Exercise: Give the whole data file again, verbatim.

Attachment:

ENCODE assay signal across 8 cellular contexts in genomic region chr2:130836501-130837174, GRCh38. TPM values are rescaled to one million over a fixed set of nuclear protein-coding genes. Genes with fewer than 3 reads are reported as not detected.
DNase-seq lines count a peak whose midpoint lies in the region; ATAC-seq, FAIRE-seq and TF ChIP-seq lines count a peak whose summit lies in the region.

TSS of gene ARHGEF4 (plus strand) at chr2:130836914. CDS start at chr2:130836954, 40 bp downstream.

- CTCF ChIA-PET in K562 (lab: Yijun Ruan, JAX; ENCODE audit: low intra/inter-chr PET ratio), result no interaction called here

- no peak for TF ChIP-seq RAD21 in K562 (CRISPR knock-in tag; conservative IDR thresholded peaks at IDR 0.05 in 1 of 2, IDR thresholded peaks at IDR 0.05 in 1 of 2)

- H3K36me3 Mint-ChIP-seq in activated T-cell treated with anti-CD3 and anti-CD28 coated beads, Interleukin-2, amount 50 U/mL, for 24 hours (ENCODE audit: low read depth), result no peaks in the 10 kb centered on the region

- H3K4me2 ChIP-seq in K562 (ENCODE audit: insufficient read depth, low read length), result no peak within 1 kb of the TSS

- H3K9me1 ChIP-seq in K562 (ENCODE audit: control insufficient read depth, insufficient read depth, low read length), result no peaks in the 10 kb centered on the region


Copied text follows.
ENCODE assay signal across 8 cellular contexts in genomic region chr2:130836501-130837174, GRCh38. TPM values are rescaled to one million over a fixed set of nuclear protein-coding genes. Genes with fewer than 3 reads are reported as not detected.
DNase-seq lines count a peak whose midpoint lies in the region; ATAC-seq, FAIRE-seq and TF ChIP-seq lines count a peak whose summit lies in the region.

TSS of gene ARHGEF4 (plus strand) at chr2:130836914. CDS start at chr2:130836954, 40 bp downstream.

- CTCF ChIA-PET in K562 (lab: Yijun Ruan, JAX; ENCODE audit: low intra/inter-chr PET ratio), result no interaction called here

- no peak for TF ChIP-seq RAD21 in K562 (CRISPR knock-in tag; conservative IDR thresholded peaks at IDR 0.05 in 1 of 2, IDR thresholded peaks at IDR 0.05 in 1 of 2)

- H3K36me3 Mint-ChIP-seq in activated T-cell treated with anti-CD3 and anti-CD28 coated beads, Interleukin-2, amount 50 U/mL, for 24 hours (ENCODE audit: low read depth), result no peaks in the 10 kb centered on the region

- H3K4me2 ChIP-seq in K562 (ENCODE audit: insufficient read depth, low read length), result no peak within 1 kb of the TSS

- H3K9me1 ChIP-seq in K562 (ENCODE audit: control insufficient read depth, insufficient read depth, low read length), result no peaks in the 10 kb centered on the region